Bill Pulver must take control of rugby’s fractured state

Phil Bird Roar Guru

By , Phil Bird is a Roar Guru & Live Blogger

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    New ARU chief Bill Pulver needs to take the reins of rugby union in Australia, in the process disbanding state governance that has proven about as useful as a spoonful of sugar in a fuel tank.

    The state system’s very existence is an evolutionary appendage from colonial times, devised when a man couldn’t travel on horseback more than 2000 miles.

    The advent of planes and telephones has made state governance redundant, yet the nation’s passion with state identity seemingly prevents many from accepting the notion of nationally centralised governance.

    Rugby is no different.

    And each state, which manages rugby within its own borders, has displayed zero ability to integrate resources, grass roots competition and intellectual property.

    There’s dozens of local school competitions and none of them are playing against each other in a unified national comp.

    The member unions can’t even agree to a unified website structure, with some as sophisticated as you might expect from your local bakery.

    Contract negotiation requiring separate Wallaby and Super Rugby contracts got so bad in 2012 you’d think the ARU couldn’t organise a game of touch on a Sunday. Yet in fairness it’s an awkward scenario at best.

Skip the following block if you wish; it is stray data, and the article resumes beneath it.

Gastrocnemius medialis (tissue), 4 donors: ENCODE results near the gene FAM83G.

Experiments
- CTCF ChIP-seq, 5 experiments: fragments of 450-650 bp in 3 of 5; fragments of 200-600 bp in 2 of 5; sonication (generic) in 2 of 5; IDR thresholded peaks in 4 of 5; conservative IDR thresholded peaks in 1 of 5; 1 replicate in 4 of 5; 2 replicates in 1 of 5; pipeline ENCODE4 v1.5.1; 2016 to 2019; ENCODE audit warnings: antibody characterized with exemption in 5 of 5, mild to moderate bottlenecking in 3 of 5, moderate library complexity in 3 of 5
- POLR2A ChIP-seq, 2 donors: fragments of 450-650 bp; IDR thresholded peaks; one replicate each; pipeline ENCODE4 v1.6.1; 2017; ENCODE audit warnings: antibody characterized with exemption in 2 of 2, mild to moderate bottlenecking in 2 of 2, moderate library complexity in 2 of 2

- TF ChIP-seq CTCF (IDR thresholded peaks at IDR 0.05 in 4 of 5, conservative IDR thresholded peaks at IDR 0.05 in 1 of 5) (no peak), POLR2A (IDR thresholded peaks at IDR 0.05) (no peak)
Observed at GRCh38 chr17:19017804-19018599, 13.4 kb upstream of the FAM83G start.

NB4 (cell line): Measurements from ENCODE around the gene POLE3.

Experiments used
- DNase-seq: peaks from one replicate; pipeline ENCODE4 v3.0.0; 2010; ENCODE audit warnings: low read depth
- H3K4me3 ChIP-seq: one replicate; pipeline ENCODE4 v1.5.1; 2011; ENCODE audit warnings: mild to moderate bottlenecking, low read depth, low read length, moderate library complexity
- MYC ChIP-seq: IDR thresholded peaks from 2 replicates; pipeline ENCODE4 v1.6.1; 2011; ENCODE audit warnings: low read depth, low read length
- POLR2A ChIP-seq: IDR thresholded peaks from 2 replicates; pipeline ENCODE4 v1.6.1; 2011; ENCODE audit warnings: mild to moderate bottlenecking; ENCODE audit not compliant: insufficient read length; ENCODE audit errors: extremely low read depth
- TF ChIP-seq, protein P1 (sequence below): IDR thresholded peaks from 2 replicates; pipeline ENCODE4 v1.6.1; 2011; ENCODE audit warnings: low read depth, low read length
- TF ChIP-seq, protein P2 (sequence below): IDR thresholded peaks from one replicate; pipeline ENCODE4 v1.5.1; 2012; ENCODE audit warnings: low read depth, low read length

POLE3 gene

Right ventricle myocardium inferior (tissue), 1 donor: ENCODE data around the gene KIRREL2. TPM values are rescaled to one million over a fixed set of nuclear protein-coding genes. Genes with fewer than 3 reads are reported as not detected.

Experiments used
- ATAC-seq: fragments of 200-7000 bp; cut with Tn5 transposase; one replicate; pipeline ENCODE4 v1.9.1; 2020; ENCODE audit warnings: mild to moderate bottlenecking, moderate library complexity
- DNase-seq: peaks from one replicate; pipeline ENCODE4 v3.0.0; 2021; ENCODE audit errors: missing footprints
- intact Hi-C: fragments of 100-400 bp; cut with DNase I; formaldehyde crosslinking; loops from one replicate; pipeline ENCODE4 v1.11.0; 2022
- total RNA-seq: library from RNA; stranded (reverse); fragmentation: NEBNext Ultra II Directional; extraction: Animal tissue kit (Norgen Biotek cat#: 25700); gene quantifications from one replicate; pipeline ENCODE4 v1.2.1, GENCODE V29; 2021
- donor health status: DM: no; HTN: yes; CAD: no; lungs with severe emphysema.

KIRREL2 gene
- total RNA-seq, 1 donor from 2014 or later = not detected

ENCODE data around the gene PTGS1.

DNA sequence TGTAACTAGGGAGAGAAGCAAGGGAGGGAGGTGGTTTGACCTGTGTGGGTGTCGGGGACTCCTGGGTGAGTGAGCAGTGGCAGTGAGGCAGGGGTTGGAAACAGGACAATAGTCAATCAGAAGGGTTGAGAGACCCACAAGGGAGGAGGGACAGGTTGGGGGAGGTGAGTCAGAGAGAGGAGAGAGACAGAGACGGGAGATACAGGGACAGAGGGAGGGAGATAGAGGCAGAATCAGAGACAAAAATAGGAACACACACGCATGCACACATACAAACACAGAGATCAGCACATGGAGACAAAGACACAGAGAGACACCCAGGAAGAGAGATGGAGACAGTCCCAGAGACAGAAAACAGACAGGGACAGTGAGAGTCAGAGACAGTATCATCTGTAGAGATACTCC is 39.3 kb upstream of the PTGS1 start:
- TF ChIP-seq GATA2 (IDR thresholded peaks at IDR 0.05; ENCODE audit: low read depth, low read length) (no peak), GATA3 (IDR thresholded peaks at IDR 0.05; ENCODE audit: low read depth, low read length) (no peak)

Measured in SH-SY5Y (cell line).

Last year’s farce was underscored by Genia moving from the Reds to the Force and back again like a bovine escaping the prod.

    Quade Cooper, probably the best talent in the country and the most likely to bring back the Bledisloe Cup in 2013, was contractually manhandled, and it’s a surprise and a blessing to see him in the code next year after he finally managed to limp over the line and sign the ARU contract for 2013.

    We almost lost him to the game, and possibly forever.

    The great irony to all this is that in its current format the states already have no meaningful control at the elite level, a fact proven in 2011 by the Western Force being left at the altar by the ARU, swaying in the wind.

    All the while their former partner piled its energies into their new muse at the Melbourne Rebels.

    The Force was left without a coach and a talent base; they may as well have left them without power or water.

    This is a real shame for a bunch of genuinely passionate local fans who want nothing more than rugby to have a mainstream home in Western Australia.

    It remains to be seen what will happen following the ARU’s curious decision to appoint Bill Pulver as CEO.

    If he’s willing to make the bold calls, he may well push to centralise all levels of governance, cherry-pick the talent from state administrations, and get busy replicating his corporate success in this new venture of his.

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